Retired and happily in love, Kirk believes his adventuring days are over. But as he returns to Earth for the first time since his apparent "death" upon the Enterprise-B, events elsewhere in the galaxy set in motion a mystery that may provide Kirk with his greatest challenge yet.
The Enterprise-E, under the command of Captain Jean-Luc Picard, is exploring an unstable region of space on a scientific mission of vital concern to Starfleet when they discover the last thing they ever expected to find: a lonely, battle-scarred vessel that is instantly recognizable to every member of Picard's crew. Five years after being lost with all hands in the Delta Quadrant, the Starship Voyager has come home!
The commander of Voyager, one Tom Paris, explains that Captain Kathryn Janeway and half of the original crew is dead, but if that is true, who is the mysterious woman who has kidnapped Kirk back on Earth, pleading with him to assist her against a threat to the entire Federation?
All is not as it seems, and soon Kirk is forced to confront the hideous consequences of actions taken more than a hundred years prior, as well as his own inner doubts. After years of quiet and isolation, does he still have what it takes to put things right-and join with Captain Picard to save the lives of everyone aboard a brand-new Enterprise?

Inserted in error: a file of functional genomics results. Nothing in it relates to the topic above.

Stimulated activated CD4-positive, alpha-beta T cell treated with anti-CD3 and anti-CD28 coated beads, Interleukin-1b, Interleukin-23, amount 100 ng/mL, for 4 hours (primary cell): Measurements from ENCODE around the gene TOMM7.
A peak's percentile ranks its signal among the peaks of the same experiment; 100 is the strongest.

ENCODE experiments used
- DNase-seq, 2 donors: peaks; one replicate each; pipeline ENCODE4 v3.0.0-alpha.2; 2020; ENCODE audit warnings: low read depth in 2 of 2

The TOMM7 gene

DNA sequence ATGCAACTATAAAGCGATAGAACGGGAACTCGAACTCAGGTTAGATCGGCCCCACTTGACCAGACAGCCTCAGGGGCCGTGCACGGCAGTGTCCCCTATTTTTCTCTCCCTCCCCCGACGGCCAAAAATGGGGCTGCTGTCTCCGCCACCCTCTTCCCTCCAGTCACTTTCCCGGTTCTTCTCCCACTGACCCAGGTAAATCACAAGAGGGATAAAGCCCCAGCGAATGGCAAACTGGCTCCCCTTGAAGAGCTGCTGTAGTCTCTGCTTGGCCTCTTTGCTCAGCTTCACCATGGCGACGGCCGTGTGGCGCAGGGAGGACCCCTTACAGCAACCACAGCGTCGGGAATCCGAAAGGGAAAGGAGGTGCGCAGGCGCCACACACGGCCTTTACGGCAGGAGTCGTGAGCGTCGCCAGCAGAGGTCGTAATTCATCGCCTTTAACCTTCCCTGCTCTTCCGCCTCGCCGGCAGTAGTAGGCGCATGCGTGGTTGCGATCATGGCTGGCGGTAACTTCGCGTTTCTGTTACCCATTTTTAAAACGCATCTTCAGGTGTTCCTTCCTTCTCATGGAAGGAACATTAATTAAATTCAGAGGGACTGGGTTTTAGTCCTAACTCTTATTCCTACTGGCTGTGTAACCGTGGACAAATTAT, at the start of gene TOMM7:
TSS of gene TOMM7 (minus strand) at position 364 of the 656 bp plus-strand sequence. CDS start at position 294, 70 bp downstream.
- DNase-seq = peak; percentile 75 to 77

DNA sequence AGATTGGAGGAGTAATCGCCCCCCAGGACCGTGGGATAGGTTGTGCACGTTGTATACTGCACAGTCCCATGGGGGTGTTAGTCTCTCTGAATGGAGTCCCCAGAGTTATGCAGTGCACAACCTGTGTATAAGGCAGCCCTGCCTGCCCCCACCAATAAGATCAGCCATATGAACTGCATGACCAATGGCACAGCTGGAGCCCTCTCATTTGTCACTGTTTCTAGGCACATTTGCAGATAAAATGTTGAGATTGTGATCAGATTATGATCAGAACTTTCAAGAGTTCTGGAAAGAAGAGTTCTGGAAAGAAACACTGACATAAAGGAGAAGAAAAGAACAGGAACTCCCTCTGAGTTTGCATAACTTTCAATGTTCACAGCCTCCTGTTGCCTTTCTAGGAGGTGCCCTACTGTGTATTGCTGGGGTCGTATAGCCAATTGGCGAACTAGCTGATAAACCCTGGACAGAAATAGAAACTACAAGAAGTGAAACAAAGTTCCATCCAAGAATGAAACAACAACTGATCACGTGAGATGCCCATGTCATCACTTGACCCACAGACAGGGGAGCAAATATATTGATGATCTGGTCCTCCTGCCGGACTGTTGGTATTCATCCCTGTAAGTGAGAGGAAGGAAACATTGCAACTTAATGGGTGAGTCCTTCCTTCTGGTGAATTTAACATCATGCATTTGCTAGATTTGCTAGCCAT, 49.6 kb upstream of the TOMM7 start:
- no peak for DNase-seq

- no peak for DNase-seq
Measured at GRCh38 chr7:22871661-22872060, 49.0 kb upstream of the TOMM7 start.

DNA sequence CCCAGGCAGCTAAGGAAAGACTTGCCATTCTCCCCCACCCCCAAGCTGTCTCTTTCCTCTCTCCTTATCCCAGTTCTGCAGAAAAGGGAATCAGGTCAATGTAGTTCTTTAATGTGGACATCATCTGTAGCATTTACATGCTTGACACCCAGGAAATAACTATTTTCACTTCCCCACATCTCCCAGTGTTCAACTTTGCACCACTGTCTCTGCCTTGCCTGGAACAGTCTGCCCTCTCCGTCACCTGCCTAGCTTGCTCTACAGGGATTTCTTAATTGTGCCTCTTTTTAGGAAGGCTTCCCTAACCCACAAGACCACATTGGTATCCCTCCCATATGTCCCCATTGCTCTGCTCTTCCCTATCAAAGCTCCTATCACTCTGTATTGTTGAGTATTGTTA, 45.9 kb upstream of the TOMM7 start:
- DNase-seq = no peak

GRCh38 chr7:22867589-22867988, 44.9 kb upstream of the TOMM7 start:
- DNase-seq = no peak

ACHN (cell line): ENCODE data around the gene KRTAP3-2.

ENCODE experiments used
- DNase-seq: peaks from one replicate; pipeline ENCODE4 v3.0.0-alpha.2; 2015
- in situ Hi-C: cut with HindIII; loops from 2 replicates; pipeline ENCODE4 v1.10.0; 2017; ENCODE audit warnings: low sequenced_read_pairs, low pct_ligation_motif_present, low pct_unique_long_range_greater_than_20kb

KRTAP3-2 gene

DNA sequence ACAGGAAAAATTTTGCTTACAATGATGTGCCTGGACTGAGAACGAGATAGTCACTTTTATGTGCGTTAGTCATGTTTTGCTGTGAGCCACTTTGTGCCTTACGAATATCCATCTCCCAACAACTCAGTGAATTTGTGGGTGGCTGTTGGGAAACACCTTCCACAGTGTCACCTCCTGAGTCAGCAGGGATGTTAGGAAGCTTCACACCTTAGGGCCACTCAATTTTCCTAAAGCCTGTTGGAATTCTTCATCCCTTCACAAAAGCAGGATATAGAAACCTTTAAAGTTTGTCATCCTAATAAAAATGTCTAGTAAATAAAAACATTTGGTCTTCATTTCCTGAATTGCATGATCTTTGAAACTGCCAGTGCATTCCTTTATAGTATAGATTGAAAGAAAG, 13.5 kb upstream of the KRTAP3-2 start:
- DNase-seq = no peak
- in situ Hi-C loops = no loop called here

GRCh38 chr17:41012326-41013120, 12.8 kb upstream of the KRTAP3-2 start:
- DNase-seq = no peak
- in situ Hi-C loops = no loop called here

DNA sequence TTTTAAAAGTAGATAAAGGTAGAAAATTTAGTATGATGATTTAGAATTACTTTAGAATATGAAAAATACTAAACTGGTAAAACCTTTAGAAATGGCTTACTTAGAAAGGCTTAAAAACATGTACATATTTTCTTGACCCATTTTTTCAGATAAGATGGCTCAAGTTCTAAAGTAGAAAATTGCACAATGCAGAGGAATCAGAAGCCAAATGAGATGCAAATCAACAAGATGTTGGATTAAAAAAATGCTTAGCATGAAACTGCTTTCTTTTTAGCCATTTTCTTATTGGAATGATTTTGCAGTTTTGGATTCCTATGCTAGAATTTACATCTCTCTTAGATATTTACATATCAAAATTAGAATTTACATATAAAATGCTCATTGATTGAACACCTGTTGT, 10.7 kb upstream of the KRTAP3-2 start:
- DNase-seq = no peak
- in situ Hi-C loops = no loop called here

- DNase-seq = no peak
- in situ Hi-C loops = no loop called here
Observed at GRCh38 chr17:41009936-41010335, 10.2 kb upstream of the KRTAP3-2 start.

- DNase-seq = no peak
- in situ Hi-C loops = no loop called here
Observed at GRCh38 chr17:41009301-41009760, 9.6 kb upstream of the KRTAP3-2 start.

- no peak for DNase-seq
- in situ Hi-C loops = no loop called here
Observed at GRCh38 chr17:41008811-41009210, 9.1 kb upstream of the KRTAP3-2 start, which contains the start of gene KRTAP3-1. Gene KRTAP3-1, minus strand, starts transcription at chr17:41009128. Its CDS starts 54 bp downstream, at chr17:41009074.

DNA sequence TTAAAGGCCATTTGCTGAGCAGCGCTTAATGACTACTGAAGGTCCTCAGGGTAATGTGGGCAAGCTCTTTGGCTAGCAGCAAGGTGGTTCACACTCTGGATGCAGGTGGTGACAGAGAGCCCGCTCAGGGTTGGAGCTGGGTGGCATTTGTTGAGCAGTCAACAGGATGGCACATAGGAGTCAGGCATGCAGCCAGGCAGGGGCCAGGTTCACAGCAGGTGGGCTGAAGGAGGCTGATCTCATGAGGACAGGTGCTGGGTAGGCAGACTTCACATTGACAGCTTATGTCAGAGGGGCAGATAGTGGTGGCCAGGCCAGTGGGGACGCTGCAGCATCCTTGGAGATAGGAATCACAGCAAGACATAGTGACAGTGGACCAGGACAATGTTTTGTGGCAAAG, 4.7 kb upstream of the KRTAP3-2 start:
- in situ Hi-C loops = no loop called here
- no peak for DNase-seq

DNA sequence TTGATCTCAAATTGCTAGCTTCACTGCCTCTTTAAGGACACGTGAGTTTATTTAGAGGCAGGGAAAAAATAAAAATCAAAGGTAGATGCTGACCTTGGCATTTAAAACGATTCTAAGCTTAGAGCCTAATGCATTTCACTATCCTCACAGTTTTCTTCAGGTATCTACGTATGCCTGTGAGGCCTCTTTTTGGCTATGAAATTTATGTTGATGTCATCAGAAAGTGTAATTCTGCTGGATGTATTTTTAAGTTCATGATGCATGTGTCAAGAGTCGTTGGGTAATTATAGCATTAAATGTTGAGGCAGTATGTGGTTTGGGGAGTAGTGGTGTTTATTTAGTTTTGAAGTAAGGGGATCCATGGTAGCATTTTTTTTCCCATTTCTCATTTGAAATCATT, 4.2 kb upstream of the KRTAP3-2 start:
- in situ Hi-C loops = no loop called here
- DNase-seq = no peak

An unforgettable saga peopled by old friends and ancient enemies, Star Trek: Spectre propels Kirk on a journey of self-discovery every bit as harrowing as the cataclysmic new adventure that awaits him.
Shatner bares his deep-seated trepidation vis- -vis all things digital in this breezy peek at the reciprocal effects that Star Trek(and its offspring) and serious scientific research have exerted on one another over the past 35 years. While contemplating the Enterprise'sfictional warp drive, Nobel Laureate and Trekkie Stephen Hawking provided the book's title; today's scientists and inventors are now boldly developing many far-out concepts that Trekkies earth-wide cherish: transporters, time travel, wearable interfaceless computers, artificial intelligence, androids, enhanced life spans and holodeck virtual reality. Shatner and Walter crisscrossed the U.S., visiting cutting-edge laboratories and noshing with scientists and inventors on the cusp of discoveries that promise to change life on earth. Despite his own humbling battles with his recalcitrant computerized home lighting system and GPS-equipped rental cars, Shatner valiantly faces the challenge of demystifying quantum mechanics and black holes, nanotechnology and the human genome. Peppered with "Did any of this make sense?" and even the occasional "Huh?," Shatner's early chapters tend to leave the uninitiated feeling buffeted by the bitstorm. By connecting other abstract concepts such as the exponential burgeoning of scientific breakthroughs to such archetypal Star Trekepisodes as "The Trouble with Tribbles," though, Shatner humanizes his complex topics and even has some tongue-in-cheek fun with them. His summary, on the other hand, seriously warns about letting technological genies out of bottles without due consideration for consequences and, even more sobering, for the results of humanity's ultimate hubris, trying to play God.